Toilet paper shortages, murder hornets on American soil, and the fragile state of our democracy: sounds like the worst (and best) Orwellian novel ever written. But what does all of this mean for the future of snow sports in Michigan? Read on to see how your favorite ski resorts are adapting this winter and how you can stay safe on the slopes.
Know Before You Go
Sadly, the chances of waking up at 7:00am on a Saturday to confirm if it’s a bluebird day before packing your bags may be limited this season. But the early bird does get the worm after all! Nearly all Michigan and nation-wide resorts will strongly encourage you to purchase lift tickets in advance. Pro tip: we’ll keep this page up to date with deals all season. Resorts can certainly choose to favor season pass holders and change their rules spontaneously, but you’ll be in better shape if you have secured your tickets for weekends and federal holidays at least a week out. Caberfae Peaks for example has left their policy open ended, stating “volume may be limited on certain days.” Mt. Brighton explicitly states that pass holders will get priority access. Marquette Mountain is offering steeper discounts than last year for their Northern Michigan University students and staff pass. Boyne Highlands’ reinvented Happiness Card is also perfect for the times. It’s a reloadable, non-transferable card that allows you to pre-purchase tickets from your mobile device and head straight to the lifts.
2021: The Season of the Midweek Midwesterner
In addition to advanced purchasing, Michiganders are going to need to rethink the typical days they hit the slopes. Skiing by nature involves a lot of acreage and plenty of room for social distancing, but that doesn’t mean ski hills are immune to congestion. Even non-holiday weekends this season could be more packed than usual. The solution? Be a Midweek Midwesterner instead of a weekend warrior! Ski areas generally have lighter crowds on Mondays through Thursdays, mountain conditions can be less skied out (think untouched corduroy), and most importantly you’ll be able to spread out in peace.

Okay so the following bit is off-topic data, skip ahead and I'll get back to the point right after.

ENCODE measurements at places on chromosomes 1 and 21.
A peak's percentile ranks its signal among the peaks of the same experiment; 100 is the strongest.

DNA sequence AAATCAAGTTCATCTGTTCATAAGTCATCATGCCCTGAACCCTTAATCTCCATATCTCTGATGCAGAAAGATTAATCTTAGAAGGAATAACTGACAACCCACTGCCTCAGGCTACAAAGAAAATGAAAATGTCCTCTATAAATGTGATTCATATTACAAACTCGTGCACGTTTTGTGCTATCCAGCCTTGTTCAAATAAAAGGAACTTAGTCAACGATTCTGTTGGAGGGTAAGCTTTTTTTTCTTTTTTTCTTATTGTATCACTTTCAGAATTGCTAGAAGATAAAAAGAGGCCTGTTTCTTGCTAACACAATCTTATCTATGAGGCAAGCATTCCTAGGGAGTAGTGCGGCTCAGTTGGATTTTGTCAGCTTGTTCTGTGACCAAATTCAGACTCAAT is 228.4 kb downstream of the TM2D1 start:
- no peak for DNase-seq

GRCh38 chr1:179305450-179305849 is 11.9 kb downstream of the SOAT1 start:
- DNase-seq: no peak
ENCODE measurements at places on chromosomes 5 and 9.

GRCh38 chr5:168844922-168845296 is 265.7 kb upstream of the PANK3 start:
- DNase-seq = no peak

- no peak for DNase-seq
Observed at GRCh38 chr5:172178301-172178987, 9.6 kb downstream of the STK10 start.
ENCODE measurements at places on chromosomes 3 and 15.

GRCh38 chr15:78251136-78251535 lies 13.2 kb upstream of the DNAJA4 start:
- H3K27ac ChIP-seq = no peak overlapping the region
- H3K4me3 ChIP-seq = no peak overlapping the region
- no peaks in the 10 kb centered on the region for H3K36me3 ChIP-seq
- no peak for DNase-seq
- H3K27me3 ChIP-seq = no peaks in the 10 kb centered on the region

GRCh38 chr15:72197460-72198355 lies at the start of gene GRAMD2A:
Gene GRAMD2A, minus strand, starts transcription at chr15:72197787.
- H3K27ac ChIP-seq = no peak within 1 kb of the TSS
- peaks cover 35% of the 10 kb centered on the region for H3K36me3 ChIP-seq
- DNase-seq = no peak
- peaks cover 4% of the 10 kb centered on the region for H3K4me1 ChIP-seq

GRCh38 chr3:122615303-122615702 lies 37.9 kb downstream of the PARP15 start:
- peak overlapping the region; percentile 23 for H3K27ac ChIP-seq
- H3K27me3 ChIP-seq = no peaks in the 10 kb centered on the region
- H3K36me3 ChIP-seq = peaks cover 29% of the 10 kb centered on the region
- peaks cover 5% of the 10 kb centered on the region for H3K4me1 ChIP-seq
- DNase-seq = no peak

If you’re one of those skiers who is in it for the 2 hour slope sprint and 5 hour lodge marathon, who are we to judge! But out of necessity, resorts will be making adjustments to traditional food, beverage, and lodge access this season. Schuss Mountain at Shanty Creek will offer a new carry-out window at Ivan’s Cafe, along with a heated tent for outdoor grab-and-go eats. They will also have a new food truck at the base of the hill. At Boyne Mountain, five full-menu dining igloos will be available for seating groups of up to 10 people.
What Won’t Change (Much)
We’re all used to this by now. From grocery stores to open workspaces, masks have become the norm. Luckily, winter enthusiasts are at a greater advantage: we’re the OGs of mask wearing. Granted for keeping our faces from freezing rather than shielding from germs; nevertheless, we’re accustomed to face coverings. Remember that like any reopened restaurant, indoor resort spaces will require masks for the foreseeable future. Boyne Mountain states on their website regarding face coverings, “Winter neck gaiters are acceptable as long as they cover both the nose and mouth.”
Chair Lift Etiquette
Protocol will certainly change some from one resort to the next, but the main point is that you’ll still have easy access up the hill. No one is asking you to hike it! Instead, patrons will be told to stay with their group members rather than the usual encouragement of filling the chair to capacity or riding with strangers. At Shanty Creek, use of the singles line will now be limited to Ski School personnel. However, if two singles who do not know each other are willing to ride together on opposite sides of a quad-occupancy chair, they can. And of course, social distancing occurs naturally on the magic carpet and tow ropes.
Ski Well, Be Well
The National Ski Areas Association says it best: “We are explorers. We are first-timers. We are powder chasers.” If anything, this season will be a blessing by motivating more skiers to take advantage of Michigan’s many winter wonderlands; just as many discovered camping, public trails, and parks for the first time throughout our state this summer. Above all, we can continue to pursue and nurture our winter passions if we “Ski Well, Be Well”—meaning follow resort guidelines, use common sense, and gear up for the occasion.
So grab your gaiters and come along for the ride with MI Ski Report: your trusted source for current COVID protocol and the state of skiing in Michigan!
P.S. We promise not to use the cringey phrases “new normal,” “trying times,” or “maskne” (mask acne). Okay, maybe “maskne” once or twice…